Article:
By using theoretical approaches, nurses demonstrate the value and contribution of nursing in different ways. Jean Watson has forever transformed nursing practice through her approach to caring, which positively impacts patient wellbeing because nurses are focused and develop a passion for nursing practice in many areas (Watson, 2009). The concept of caring science has emerged as a means of influencing the scope of nursing practice through expanded attention paid to patients in community-based settings without access to routine healthcare services, as well as in rural settings where healthcare access is also limited. Watson’s approach has a scientific basis because she believes that caring is part of a much larger clinical picture, whereby there must be a focus on clinical treatment and pharmacological needs, in addition to providing emotional support and compassion for patients (Watson, 2009). Nurses must balance their emotional ties to patients with clinical treatment objectives to ensure that their needs are met without difficulty. Nurses must act in a dual role as clinicians and caregivers so that patient needs are accommodated in a manner which is consistent with all required practice guidelines and regulations.

For nurses, their interest in the nursing profession continues to grow with each and every experience. Patient care and treatment are the key priorities for nurses, including priorities associated with testing, evaluation, and pharmacological treatments. However, they must balance these objectives with other responsibilities to accommodate the breadth and scope of nursing practice in an effective manner. In this capacity, organizational and negotiation skills are essential in addition to critical knowledge and an understanding of the serious and immediate nature of patient care in modern healthcare settings. Each of these factors has facilitated an even greater interest in the nursing profession and what it has to offer, and has facilitates the potential for future contribution as a Registered Nurse. Making decisions in this capacity is one of the most intriguing aspects of nursing and is a strong motivator in improving core strengths and knowledge in this important field. Nursing must play several roles, including a well-defined opportunity to perform clinical functions and applications in a manner which is consistent with their original objectives, and in supporting the emotional and contextual framework of nurses as caregivers and proponents of ethical responsibility.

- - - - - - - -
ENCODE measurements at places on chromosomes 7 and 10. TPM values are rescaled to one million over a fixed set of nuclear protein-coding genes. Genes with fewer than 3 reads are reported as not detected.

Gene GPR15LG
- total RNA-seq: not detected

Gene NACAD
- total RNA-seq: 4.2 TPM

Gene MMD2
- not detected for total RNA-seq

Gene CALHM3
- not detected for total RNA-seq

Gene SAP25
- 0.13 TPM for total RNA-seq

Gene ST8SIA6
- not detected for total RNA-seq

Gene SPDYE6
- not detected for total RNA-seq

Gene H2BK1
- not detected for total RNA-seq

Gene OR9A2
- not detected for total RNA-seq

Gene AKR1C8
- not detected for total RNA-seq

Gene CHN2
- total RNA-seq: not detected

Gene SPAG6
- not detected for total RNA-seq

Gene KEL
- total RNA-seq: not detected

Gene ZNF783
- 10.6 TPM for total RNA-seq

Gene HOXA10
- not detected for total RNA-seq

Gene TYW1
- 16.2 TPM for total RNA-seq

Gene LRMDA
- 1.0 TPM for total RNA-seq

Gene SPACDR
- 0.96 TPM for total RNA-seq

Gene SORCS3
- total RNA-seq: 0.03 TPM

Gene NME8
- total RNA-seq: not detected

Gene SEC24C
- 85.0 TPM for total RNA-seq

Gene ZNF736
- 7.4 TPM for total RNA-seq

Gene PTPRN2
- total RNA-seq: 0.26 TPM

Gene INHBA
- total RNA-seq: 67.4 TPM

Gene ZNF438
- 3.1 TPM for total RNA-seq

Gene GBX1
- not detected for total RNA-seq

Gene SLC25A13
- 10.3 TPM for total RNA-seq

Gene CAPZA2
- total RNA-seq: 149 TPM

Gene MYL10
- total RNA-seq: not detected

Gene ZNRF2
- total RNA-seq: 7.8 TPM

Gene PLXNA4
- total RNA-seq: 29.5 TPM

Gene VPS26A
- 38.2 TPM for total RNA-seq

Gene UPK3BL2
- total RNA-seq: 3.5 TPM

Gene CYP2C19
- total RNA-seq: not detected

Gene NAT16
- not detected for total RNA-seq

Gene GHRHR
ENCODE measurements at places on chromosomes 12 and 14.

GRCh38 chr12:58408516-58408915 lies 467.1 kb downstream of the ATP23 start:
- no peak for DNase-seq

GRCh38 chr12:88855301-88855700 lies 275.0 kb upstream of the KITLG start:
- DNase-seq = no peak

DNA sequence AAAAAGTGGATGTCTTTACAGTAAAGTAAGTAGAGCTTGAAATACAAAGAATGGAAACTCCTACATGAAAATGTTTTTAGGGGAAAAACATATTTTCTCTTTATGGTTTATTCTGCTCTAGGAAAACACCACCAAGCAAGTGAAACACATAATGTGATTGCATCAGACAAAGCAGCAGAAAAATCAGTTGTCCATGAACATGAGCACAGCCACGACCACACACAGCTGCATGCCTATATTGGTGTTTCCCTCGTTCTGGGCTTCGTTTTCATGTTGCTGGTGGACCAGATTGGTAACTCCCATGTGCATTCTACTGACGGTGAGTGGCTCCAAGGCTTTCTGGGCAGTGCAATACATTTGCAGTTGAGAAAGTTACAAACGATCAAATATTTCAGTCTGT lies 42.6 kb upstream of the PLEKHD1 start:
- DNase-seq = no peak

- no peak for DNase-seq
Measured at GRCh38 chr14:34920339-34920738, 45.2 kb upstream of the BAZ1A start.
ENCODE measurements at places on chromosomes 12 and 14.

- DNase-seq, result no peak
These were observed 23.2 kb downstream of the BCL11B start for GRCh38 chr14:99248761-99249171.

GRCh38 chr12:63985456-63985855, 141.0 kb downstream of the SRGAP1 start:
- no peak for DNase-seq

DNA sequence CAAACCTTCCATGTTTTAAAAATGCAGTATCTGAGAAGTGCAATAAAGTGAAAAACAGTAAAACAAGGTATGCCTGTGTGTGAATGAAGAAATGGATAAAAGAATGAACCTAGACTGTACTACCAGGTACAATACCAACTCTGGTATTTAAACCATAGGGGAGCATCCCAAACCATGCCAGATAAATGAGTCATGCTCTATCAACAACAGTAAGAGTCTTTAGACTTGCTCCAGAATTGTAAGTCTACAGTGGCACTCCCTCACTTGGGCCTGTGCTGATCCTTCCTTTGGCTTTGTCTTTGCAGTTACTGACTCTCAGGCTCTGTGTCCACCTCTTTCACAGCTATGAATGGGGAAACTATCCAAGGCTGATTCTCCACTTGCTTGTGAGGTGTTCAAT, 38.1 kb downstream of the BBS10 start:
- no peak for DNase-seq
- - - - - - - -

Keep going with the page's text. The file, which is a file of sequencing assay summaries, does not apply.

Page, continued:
References

International Council of Nurses. Scope of Nursing Practice. Retrieved from http://www.icn.ch/images/stories/documents/publications/position_statements/B07_Scope_Nsg_Practice.pdf

Lachman, V.D. (2012). Applying the ethics of care to your nursing practice. MedSurg Nursing, 21(2), 112-116.

Nortvedt, P., Hem, M.H., and Skirbekk, H. (2011). The ethics of care: role obligations and moderate partiality in health care. Nursing Ethics, 18(2), 192-200.

Watson, J. (2009). Caring science and human caring theory: transforming personal and professional practices of nursing and health care. Journal of Health and Human Services Administration, 466-482.